Pitt Repertory Theatre Sets New Season, American Revelations

Issue Date: 
September 22, 2008


The University of Pittsburgh Repertory Theatre launches its 2008-09 season, American Revelations, on Oct. 15. The season includes three contemporary masterpieces and one classic that will explore America’s legacy and national identity. The season kicks off with The Clean House by Sarah Ruhl, followed by Aristophanes’ comedy Lysistrata; it wraps up with both parts of Tony Kushner’s Pulitzer Prize-winning Angels in America.

American Revelations is Pitt Rep’s most technically challenging season in recent memory, according to Bruce McConachie, chair of Pitt’s Department of Theatre Arts. He says the effects-heavy Angels in America, in particular, will give Pitt’s designers and theater technicians the chance to share the spotlight.

With the exception of Lysistrata, tickets for all performances are $22 general admission; $19 for Pitt faculty, staff, and alumni; and $12 for students.
Performance dates and information about the plays follow.

The Clean House

Oct. 15-26
Henry Heymann Theatre, Stephen Foster Memorial
A Pulitzer Prize finalist and Pittsburgh premiere, The Clean House takes place in a “metaphysical” Connecticut, where no affluent household is complete without a Latin housekeeper. Matilde, a Brazilian cleaning lady, has no interest in cleaning. She prefers to devote her time to composing the world’s funniest—and lethal—jokes. Thomas Costello, a Pitt PhD candidate in theater arts, directs.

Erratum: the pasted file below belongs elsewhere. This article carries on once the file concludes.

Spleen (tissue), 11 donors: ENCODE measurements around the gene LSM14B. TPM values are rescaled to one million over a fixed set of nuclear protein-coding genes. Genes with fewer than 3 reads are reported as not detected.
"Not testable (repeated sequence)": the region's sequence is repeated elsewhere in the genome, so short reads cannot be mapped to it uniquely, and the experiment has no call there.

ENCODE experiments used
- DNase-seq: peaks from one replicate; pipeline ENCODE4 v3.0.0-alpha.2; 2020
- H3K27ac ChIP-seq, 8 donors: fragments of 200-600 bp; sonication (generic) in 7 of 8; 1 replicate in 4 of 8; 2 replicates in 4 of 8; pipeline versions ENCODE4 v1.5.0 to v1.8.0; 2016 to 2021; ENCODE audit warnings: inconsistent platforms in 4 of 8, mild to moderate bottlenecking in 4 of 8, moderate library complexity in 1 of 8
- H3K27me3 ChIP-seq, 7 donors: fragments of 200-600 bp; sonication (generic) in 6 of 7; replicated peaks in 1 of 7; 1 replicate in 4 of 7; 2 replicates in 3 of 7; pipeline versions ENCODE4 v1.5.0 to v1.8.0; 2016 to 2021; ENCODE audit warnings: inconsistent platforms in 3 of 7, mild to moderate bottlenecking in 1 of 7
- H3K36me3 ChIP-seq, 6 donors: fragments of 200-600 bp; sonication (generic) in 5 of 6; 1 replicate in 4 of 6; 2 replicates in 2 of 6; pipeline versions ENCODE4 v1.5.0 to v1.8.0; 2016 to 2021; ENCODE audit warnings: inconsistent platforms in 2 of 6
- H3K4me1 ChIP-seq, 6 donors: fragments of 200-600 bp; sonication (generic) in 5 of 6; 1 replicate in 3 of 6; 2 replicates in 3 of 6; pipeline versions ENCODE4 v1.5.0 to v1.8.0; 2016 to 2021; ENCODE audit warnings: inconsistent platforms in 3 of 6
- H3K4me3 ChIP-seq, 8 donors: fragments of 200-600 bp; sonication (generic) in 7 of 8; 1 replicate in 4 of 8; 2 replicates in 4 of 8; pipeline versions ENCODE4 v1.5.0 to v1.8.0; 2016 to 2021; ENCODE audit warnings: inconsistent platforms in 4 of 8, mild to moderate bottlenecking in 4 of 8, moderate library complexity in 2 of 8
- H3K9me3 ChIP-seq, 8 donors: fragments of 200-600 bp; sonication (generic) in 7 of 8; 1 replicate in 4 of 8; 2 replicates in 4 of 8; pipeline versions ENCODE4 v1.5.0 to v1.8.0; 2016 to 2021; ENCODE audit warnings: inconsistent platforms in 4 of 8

Oct. 29-Nov. 9
Studio Theatre, B72 Cathedral of Learning
“Make love, not war” is the message of Aristophanes’ raunchy political comedy from 411 B.C., in which Athenian women bring about an end to the Peloponnesian War by withholding sex from their husbands. More than two millennia later, the Father of Comedy’s classic romp rings true, naughty, and hilarious. Pitt undergraduate student and theater arts major Kaitlyn Wittig directs. Tickets are $10; students, $7.

Angels in America Part 1: Millennium Approaches
Feb. 19-March 1
Charity Randall Theatre, Stephen Foster Memorial
Kushner’s epic masterpiece has been hailed as one of the greatest American dramas. Set in the era of AIDS and the Reagan Administration, Millenium reveals how the afflicted and their loved ones brace themselves as physical realities unravel to make way for disturbing supernatural forces. The intersecting dramas of humans, angels, and phantoms converge on the arrival of a heavenly messenger. What will the millennium bring—a new age or an apocalypse? Pitt teaching artist Holly Thuma directs.

Angels in America Part 2: Perestroika
April 2-11
Charity Randall Theatre, Stephen Foster Memorial
Picking up where Millennium leaves off, Perestroika plunges the audience into a feverish dream of political unrest, personal revelation, and celestial instability. At turns shocking, heartbreaking, and funny, the conclusion reproaches humanity’s hypocrisy and greed and illuminates our capacity for forgiveness, love, and survival—attributes that reveal the true angels among us. Pitt teaching artist Robert C. T. Steele directs.
For more information, visit www.play.pitt.edu or call 412-624-7529.